Fantasy novel, first in a new trilogy and fourth book in "The Hythrun Chronicles" following the "Demon Child" trilogy (Medalon, Treason Keep, and Harshini).
The author's site has this page about the Hythrun Chronicles, and this page about the current books, and an extract.
Amazon has the Publishers Weekly review: "Fallon sets the stage for another lively fantasy saga full of intriguing characters, smart dialogue and twisty plotting."
Lessing, Doris :
The Story of General Dann and Mara's Daughter, Griot and the Snow Dog
(HarperCollins 0-06-053012-X, $24.95, 282pp, hardcover, January 2006) First US edition (UK: Fourth Estate, June 2005)
Literary SF novel, sequel to Mara and Dann (1999), set in a far-future ice age.
The publisher's site has this description and an excerpt.
Lessing's site has this description.
Amazon has reviews from PW and Booklist; the former notes "Lessing's long literary career includes much science fiction (the Canopus in Argos series), but this dystopia, underscored by its reluctant hero's existential dilemma -- why go on just to go on? -- resembles a classical myth, albeit one with no gods to intervene."
Lupoff, Richard A. :
(Elder Signs Press 0-9759229-6-3, $16.95, 360pp, trade paperback, September 2005, cover art Steven Gilberts)
Collection of 16 stories, first published from 1972 to present, three of the stories original to this book.
Fred Chappell's introduction explains that this is a book of pastiches, of Lovecraft and other classic pulp writers, while Lupoff's afterword explains Lovecraft's "presence in many if not all the stories" in the book.
The publisher's site describes it as "spanning from Dark Fiction to Mythos works".
Amazon has the book description, and background about the author.
Norton, Andre, & Jean Rabe :
Return to Quag Keep
(Tor 0-765-31298-0, $24.95, 304pp, hardcover, January 2006, jacket art Justin Sweet)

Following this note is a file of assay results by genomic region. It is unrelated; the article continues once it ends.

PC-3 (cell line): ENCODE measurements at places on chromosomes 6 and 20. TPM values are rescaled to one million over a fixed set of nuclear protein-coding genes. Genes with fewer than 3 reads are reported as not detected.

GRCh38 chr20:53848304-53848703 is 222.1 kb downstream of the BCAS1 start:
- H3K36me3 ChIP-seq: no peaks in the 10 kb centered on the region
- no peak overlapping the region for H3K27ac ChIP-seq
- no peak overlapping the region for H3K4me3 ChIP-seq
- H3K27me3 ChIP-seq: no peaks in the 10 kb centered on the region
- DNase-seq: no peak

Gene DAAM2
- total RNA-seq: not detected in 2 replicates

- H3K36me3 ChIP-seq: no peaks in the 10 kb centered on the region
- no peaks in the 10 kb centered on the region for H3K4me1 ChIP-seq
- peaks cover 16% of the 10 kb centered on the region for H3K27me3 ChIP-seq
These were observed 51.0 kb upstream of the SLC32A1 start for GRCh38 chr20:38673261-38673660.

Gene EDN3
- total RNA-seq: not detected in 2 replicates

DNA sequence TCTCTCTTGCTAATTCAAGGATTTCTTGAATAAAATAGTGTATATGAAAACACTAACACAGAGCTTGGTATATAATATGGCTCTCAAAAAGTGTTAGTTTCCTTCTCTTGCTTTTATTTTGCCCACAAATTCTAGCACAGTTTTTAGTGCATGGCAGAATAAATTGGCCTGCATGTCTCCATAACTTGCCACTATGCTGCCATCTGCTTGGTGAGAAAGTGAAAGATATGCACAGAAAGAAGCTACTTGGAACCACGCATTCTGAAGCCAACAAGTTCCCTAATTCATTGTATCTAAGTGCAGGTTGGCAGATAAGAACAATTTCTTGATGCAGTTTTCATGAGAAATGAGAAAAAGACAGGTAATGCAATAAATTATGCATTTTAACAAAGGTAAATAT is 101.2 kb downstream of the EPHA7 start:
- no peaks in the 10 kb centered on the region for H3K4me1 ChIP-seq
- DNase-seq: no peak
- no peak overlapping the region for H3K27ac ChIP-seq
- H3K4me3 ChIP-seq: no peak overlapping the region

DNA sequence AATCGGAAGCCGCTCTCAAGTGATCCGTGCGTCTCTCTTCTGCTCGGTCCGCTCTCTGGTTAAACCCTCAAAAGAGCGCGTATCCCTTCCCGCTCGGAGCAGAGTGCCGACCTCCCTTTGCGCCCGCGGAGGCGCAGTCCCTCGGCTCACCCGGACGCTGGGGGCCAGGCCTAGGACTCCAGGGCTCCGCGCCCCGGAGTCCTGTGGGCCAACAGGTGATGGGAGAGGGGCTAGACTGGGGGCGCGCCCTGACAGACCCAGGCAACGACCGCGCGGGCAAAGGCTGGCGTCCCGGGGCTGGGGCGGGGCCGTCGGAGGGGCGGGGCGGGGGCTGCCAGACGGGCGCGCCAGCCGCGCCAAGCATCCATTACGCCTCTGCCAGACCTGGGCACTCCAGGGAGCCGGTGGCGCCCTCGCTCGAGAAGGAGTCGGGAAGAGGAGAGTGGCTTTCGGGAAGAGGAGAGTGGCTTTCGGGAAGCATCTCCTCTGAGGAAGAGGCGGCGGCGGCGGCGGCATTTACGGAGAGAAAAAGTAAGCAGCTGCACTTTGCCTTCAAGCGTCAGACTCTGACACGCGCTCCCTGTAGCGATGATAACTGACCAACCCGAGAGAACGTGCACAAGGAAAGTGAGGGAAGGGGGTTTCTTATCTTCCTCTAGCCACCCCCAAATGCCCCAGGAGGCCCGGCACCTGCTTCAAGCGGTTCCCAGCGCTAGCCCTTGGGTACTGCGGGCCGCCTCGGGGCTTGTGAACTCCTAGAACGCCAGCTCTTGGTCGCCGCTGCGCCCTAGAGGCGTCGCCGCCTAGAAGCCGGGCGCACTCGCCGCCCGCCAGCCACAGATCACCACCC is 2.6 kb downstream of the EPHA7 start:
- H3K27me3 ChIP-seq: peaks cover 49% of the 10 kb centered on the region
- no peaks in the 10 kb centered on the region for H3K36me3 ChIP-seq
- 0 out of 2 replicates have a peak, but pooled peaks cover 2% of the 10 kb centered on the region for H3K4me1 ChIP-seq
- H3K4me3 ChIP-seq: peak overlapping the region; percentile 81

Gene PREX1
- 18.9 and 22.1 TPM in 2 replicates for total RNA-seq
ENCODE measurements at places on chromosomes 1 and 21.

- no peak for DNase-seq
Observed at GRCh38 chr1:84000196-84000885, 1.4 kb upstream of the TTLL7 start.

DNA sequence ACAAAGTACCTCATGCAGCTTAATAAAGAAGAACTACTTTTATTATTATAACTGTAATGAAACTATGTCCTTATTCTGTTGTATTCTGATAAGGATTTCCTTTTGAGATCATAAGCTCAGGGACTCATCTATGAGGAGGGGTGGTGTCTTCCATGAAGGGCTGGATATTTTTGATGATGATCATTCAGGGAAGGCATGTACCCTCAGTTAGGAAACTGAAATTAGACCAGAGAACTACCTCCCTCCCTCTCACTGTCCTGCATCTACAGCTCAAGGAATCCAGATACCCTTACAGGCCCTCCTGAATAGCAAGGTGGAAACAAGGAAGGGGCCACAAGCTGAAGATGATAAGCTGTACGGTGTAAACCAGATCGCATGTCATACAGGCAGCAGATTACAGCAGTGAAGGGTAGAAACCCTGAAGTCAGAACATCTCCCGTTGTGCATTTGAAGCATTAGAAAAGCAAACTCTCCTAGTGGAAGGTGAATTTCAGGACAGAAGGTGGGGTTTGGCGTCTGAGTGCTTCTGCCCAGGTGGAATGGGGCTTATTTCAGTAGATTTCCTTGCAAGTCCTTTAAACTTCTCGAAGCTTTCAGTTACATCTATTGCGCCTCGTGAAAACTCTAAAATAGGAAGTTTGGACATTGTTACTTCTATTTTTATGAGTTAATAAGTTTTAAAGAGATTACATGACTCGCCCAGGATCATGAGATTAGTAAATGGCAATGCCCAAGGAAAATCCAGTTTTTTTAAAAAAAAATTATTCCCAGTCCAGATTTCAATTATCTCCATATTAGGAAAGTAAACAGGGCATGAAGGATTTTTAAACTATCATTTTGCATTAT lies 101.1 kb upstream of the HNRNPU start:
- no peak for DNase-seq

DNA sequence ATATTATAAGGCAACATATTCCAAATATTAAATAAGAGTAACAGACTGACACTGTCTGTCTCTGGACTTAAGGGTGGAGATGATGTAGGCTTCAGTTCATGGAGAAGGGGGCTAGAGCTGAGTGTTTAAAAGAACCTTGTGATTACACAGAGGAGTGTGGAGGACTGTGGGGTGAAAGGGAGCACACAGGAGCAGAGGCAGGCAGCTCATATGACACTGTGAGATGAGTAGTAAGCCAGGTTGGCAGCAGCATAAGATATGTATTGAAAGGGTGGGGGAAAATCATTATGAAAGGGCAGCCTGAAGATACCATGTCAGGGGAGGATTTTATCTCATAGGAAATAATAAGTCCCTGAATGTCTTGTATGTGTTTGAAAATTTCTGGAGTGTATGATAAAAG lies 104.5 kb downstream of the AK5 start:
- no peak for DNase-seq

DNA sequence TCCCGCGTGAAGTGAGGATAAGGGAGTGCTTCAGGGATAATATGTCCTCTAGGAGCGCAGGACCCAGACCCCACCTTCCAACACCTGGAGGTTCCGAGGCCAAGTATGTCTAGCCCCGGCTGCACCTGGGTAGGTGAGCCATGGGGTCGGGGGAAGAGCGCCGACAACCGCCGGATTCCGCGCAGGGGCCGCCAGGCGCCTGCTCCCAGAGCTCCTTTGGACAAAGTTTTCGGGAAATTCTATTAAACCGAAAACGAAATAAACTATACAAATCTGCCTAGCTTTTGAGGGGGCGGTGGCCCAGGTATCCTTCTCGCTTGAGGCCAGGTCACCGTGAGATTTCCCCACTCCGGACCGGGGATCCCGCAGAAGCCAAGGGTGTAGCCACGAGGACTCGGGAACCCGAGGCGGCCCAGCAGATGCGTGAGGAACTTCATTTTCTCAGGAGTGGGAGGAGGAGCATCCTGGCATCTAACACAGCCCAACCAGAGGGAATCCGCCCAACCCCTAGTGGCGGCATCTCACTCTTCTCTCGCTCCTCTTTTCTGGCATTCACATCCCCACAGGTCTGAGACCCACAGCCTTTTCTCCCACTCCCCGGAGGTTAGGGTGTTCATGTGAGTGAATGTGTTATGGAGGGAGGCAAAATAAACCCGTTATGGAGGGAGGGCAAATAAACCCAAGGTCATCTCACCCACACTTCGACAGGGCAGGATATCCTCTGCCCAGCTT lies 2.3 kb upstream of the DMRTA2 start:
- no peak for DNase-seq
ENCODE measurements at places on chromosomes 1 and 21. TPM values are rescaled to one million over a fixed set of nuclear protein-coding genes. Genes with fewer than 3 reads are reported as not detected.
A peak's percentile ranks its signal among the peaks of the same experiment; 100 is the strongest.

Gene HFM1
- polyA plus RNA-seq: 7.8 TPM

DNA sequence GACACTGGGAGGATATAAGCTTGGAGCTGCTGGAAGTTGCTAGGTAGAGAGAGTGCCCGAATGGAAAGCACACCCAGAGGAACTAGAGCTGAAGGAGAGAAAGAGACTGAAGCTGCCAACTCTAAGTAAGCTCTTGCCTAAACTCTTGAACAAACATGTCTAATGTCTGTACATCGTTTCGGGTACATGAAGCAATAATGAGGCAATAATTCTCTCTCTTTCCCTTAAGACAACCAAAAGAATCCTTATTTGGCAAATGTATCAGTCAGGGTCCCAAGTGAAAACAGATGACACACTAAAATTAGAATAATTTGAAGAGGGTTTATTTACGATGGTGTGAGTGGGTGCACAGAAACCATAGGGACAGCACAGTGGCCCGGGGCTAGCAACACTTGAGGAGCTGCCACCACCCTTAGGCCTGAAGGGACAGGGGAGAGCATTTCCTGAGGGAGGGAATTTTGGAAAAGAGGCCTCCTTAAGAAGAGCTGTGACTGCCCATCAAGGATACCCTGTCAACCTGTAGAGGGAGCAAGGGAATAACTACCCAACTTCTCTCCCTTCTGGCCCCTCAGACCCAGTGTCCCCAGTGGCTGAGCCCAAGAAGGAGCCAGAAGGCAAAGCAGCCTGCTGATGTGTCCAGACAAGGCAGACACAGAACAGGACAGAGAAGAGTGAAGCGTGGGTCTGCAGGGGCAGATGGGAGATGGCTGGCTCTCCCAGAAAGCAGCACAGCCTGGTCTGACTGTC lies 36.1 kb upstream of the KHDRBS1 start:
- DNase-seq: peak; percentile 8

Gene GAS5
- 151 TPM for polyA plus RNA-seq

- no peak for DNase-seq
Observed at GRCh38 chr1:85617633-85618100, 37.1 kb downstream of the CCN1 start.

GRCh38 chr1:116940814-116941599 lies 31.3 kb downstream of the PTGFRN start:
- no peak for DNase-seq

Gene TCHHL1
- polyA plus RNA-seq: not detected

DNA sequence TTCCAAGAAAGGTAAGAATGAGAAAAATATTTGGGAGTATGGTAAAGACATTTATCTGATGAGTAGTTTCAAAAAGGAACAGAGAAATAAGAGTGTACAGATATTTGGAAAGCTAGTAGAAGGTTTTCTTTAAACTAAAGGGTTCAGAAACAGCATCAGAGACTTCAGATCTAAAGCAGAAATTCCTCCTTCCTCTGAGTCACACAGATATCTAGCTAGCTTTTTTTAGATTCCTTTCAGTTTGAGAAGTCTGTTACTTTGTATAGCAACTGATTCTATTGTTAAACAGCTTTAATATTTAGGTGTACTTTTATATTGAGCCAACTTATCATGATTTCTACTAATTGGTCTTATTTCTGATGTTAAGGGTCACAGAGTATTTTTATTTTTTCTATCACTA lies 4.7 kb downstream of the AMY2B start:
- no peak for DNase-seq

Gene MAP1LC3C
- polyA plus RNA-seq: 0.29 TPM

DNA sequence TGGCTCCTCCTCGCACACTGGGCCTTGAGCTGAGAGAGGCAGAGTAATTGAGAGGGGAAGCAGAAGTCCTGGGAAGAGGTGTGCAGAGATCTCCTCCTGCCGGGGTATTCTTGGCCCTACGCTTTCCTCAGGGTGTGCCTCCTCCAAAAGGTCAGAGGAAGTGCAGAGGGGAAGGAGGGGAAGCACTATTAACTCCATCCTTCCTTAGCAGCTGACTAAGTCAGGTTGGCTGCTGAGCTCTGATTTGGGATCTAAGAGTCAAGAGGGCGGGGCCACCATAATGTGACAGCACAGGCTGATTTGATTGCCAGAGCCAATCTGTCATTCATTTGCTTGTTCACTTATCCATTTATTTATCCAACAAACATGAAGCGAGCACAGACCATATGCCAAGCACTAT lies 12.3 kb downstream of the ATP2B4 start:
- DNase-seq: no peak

Fantasy novel, sequel to Norton's 1978 novel Quag Keep, said to be the first novel based on a game, i.e. Dungeons and Dragons. In this book, the seven adventurers from the first novel strive to find a way home.
Andre Norton's website links to this article about the original novel.
Amazon has the Publishers Weekly review, which regretfully concludes "For the most part, the story and characters lack the magic and imagination typical of the late SF Grand Master Norton at her best. While unrestricted by the gaming conventions of its predecessor, this remains stock fantasy that will appeal primarily to young readers and newcomers to the genre."
Ringo, John :
Princess of Wands
(Baen 1-4165-0923-2, $25, 323pp, hardcover, January 2006, cover art Stephen Hickman)
Fantasy novel, first in a new series, about a small town Mississippi homemaker who encounters various kinds of alien evils.
Baen's site has this description, with the blurb "Desperate Housewives Meet Killer Demons!", links to several chapters, and a note that "As this book was being prepared for print, Hurricane Katrina came ashore and utterly destroyed many of the sites included in the story. It can only be hoped, at this time, that those scenes will someday return to us."
Amazon has the PW review, which notes that the book "is less a novel than three linked episodes", in which the "second and longest episode, a roman … clef about a necromancer slaying attendees at a science fiction convention, will chiefly delight those in on the joke".